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Calling the MongoDB Atlas Administration API: How to Do it from Node, Python, and Ruby

DJ Walker, Stanimira Vlaeva4 min read • Published Nov 30, 2021 • Updated Apr 13, 2023
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The real power of a cloud-hosted, fully managed service like MongoDB Atlas is that you can create whole new database deployment architectures automatically, using the services API. Getting to the MongoDB Atlas Administration API is relatively simple and, once unlocked, it opens up a massive opportunity to integrate and automate the management of database deployments from creation to deletion. The API itself is an extensive REST API. There's role-based access control and you can have user or app-specific credentials to access it.
There is one tiny thing that can trip people up though. The credentials have to be passed over using the digest authentication mechanism, not the more common basic authentication or using an issued token. Digest authentication, at its simplest, waits to get an HTTP 401 Unauthorized response from the web endpoint. That response comes with data and the client then sends an encrypted form of the username and password as a digest and the server works with that.
And that's why we’re here today: to show you how to do that with the least fuss in Python, Node, and Ruby. In each example, we'll try and access the base URL of the Atlas Administration API which returns a JSON document about the underlying applications name, build and other facts. You can find all code samples in the dedicated Github repository.


To use the Atlas Administration API, you need… a MongoDB Atlas cluster! If you don’t have one already, follow the Get Started with Atlas guide to create your first cluster.
The next requirement is the organization API key. You can set it up in two steps:
Create an API key in your Atlas organization. Make sure the key has the Organization Owner permission. Add your IP address to the API Access List for the API key.
Then, open a new terminal and export the following environment variables, where ATLAS_USER is your public key and ATLAS_USER_KEY is your private key.
You’re all set up! Let’s see how we can use the Admin API with Python, Node, and Ruby.


We start with the simplest and most self-contained example: Python.
In the Python version, we lean on the requests library for most of the heavy lifting. We can install it with pip:
The implementation of the digest authentication itself is the following:
As well as importing requests, we also bring in HTTPDigestAuth from requests' auth module to handle digest authentication. The os import is just there so we can get the environment variables ATLAS_USER and ATLAS_USER_KEY as credentials, and the pprint import is just to format our results.
The critical part is the addition of auth = HTTPDigestAuth(...) to the requests.get() call. This installs the code needed to respond to the server when it asks for the digest.
If we now run this program...
Screenshot of the terminal emulator after the execution of the request script for Python. The printed message shows that the request was successful.
…we have our API response.


For Node.js, we’ll take advantage of the urllib package which supports digest authentication.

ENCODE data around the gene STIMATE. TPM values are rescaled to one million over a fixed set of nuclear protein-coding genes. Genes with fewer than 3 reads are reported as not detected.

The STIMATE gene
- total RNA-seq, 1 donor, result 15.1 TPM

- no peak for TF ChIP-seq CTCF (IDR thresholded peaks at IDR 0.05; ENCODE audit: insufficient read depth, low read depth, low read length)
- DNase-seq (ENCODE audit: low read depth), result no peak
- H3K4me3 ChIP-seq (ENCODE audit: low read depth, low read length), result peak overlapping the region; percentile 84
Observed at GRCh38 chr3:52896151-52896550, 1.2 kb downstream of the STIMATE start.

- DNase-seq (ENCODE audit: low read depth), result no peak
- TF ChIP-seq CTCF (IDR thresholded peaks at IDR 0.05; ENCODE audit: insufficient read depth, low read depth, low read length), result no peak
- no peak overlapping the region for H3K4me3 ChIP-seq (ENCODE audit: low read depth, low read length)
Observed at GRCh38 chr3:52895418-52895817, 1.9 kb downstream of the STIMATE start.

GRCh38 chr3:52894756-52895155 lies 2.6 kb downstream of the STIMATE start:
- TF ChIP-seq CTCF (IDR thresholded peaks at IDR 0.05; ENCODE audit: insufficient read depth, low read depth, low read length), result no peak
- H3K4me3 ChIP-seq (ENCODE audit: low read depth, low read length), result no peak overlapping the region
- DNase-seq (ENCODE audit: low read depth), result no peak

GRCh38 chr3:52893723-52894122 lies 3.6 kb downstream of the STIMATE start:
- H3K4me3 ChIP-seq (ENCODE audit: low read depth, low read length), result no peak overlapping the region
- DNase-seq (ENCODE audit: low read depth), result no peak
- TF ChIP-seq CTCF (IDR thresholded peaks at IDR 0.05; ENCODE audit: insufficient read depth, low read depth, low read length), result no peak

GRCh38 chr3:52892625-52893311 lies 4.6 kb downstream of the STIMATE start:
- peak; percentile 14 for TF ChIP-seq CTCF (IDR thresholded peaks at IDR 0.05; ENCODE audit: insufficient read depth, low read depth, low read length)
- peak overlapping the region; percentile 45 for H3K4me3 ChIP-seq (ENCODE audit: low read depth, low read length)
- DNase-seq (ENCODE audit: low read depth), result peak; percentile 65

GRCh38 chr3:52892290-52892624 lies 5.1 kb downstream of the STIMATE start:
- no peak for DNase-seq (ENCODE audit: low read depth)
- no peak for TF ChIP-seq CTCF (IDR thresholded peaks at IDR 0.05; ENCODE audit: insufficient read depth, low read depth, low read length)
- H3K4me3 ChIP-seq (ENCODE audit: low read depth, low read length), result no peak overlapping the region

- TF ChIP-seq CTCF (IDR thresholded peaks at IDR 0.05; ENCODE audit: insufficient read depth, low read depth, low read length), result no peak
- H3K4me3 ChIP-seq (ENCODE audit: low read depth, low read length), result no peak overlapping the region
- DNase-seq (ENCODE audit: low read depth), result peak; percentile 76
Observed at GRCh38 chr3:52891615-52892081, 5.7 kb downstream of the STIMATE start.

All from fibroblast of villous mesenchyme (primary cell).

The code for the Node.js HTTP request is the following:
Taking it from the top… we first require and import the urllib package. Then, we extract the ATLAS_USER and ATLAS_USER_KEY variables from the process environment and use them to construct the authentication key. Finally, we send the request and handle the response in the passed callback.
And we’re ready to run:
Screenshot of the terminal emulator after the execution of the request script for Node.js. The printed message shows that the request was successful.
On to our final language...


HTTParty is a widely used Gem which is used by the Ruby and Rails community to perform HTTP operations. It also, luckily, supports digest authentication. So, to get the party started:
There are two ways to use HTTParty. One is creating an object which abstracts the calls away while the other is just directly calling methods on HTTParty itself. For brevity, we'll do the latter. Here's the code:
We require the HTTParty and JSON gems first. We then create a dictionary with our username and key, mapped for HTTParty's authentication, and set a variable to hold the base URL. We're ready to do our GET request now, and in the options (the second parameter of the GET request), we pass :digest_auth=>auth to switch on the digest support. We wrap up by JSON parsing the resulting body and pretty printing that. Put it all together and run it and we get:
Screenshot of the terminal emulator after the execution of the request script for Ruby. The printed message shows that the request was successful.

Next Stop - The API

In this article, we learned how to call the MongoDB Atlas Administration API using digest authentication. We took advantage of the vast library ecosystems of Python, Node.js, and Ruby, and used the following open-source community libraries:
Requests for Python urllib for JavaScript httparty for Ruby
If your project requires it, you can implement digest authentication yourself by following the official specification. You can draw inspiration from the implementations in the aforementioned libraries.
Additionally, you can find all code samples from the article in Github.
With the authentication taken care of, just remember to be fastidious with your API key security and make sure you revoke unused keys. You can now move on to explore the API itself. Start in the documentation and see what you can automate today.

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Table of Contents
  • Setup